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Leadership in Action Part 3 of 12
This winter, Michael Joyce has been riding the Your Money Bus and offering free one-on-one financial counseling to people in cities on the East Coast. The bus is a project of the National Association of Personal Financial Advisors' Consumer Education Foundation, which Joyce chairs. As president of JoycePayne Partners and as one of Worth magazine's Top 100 wealth advisors, Joyce riffs on the latest federal economic-stimulus package; what he's learned from coaching 5-year-olds; and which president is his favorite. For the extended interview, go to RichmondMagazine.com.
Q: So it's President's Day. Who's your favorite?
A: I'm a bit of a geek when it comes to this. In second grade, I had memorized all the presidents and can still recite them. I love to read biographies of George Washington.Washington was a great leader, not only as a general but as the first president since there wasn't a playbook. He was really able to work with fractious individuals and do it in a way that kept us on firm footing for a couple hundred years.
Q: The federal economic-stimulus plan passed on Friday, Feb. 13. What's missing in it?
A: Probably the biggest driver of jobs in our economy, maybe forever, has been small businesses. I would have liked to see more of a focus on providing stimulus to small, credit-worthy businesses.
Q: What's good about it?
A: What I do like about it is that there is some true infrastructure spending within it. It will provide some economic growth, though it may take some time. My kids will have something to show for it as they drive over a bridge in the future.
Q: Who would you invite to your own economic summit, living or dead?
A: First, Alexander Hamilton who almost single-handedly developed modern finance in the United States. He was focused on the big picture but also incredible with details. And he had a remarkable memory. I would also invite Warren Buffett and Adam Smith, who wrote The Wealth of Nations in 1776. I would also ask Alan Greenspan. He has been panned lately, but he was not afraid to go against some economic truisms in the 1990s. He was soaking in a bath for his bad back and reviewing economic data about growing productivity and chose, instead, not to raise rates. And I would invite Karl Marx as a foil for Adam Smith.
Q: Where do you get your financial news from?
A: My mornings are a whirlwind. I workout with the Seal Team four mornings a week, and then it's a mad rush getting two boys to school and then right to the office. I read the Wall Street Journal online and in print. I check bloomberg.com. I do not sit and watch CNBC or Jim Cramer. Most of my information comes from the Internet. I also read the Harvard Business Review, which is a great source of thinking, and we use Woody Brock, a thinker and the most eccentric man I've ever met.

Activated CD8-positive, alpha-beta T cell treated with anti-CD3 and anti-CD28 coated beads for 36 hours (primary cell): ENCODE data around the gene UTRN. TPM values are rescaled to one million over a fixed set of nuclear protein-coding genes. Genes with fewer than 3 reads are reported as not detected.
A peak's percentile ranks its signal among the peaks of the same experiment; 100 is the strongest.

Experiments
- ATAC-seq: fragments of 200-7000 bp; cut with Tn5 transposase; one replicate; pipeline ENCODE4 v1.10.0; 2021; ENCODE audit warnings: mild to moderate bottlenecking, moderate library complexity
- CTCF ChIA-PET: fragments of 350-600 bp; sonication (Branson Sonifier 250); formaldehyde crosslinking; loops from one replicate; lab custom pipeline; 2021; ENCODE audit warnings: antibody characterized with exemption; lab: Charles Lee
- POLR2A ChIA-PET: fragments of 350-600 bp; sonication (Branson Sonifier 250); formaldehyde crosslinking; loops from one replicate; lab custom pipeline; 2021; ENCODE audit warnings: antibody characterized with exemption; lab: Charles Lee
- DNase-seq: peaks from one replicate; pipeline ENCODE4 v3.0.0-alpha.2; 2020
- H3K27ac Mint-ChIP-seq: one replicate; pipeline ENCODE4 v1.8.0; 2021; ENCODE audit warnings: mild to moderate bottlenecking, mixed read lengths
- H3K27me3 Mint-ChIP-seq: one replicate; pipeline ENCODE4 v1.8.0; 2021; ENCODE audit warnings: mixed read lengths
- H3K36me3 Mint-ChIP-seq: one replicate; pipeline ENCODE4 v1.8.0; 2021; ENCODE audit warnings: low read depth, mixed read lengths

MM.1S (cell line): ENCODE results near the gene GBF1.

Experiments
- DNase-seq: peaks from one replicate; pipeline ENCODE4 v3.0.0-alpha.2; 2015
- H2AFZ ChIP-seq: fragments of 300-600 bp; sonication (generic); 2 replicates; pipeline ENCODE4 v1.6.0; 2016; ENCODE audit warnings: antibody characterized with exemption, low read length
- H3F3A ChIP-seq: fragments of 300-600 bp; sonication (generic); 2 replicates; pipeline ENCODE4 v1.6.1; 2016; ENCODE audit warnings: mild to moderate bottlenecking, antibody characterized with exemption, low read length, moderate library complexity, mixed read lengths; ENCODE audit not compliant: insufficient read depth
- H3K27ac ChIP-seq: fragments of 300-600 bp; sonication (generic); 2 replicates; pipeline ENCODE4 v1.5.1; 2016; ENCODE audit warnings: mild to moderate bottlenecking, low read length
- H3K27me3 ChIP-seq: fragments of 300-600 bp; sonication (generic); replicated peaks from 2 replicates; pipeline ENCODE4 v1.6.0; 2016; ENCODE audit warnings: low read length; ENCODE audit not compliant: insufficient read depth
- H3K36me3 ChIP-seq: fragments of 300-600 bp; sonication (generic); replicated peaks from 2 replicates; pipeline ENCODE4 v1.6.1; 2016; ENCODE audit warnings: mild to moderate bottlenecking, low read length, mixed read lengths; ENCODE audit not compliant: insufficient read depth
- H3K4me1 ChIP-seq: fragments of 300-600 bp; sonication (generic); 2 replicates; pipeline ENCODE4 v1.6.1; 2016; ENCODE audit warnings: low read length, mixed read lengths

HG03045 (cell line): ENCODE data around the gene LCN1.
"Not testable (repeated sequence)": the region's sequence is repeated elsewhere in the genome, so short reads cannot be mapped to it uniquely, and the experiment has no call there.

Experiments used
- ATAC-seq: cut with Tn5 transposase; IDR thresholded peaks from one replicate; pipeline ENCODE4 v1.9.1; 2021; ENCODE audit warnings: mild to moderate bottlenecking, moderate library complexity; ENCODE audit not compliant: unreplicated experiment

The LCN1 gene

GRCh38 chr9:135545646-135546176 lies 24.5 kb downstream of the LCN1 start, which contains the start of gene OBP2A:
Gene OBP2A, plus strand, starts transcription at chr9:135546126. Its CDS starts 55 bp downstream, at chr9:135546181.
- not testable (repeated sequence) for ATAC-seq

Q: Who is Woody Brock?
A: Woody is thinking 10, 20 years out, on thematic things that will change the economy. He's an economist and mathematician who studied at Harvard and Princeton.
Q: What surprised you most as you talked with folks on the Your Money Bus tour?
A: Most people remain optimistic they can get out of debt, with a little bit of help. We talked to folks from janitors at the [Washington] D. C. library to people who drove up in a Mercedes or Lexus, and the question was, "How can I get out from the burden of debt?" We suggested paying off one high-interest credit card first. Get one paid off for a sense of accomplishment and move on to the next.
Q: I read that you coach your three sons in a variety of sports. What have you learned from coaching?
A: I actually coached 5-year-olds in flag football in the fall with my 14-year-old son, Tim. I wanted to teach the team a misdirection play and my son said, "They don't know the difference between their right and left, how are we going to teach them a scissors play?'' We tried to teach them to shake hands, how to treat their referees and opponents with respect. We tried teaching them something that will stay with them, even if they couldn't remember what to do after coming out of a huddle.
Q: Any glimmer of good financial news?
A: We are in a period of massive de-leveraging, with everyone too addicted to credit. It is painful in the short term, but in the long term, I'm optimistic. The credit markets have improved and big, credit-worthy companies are able to issue debt.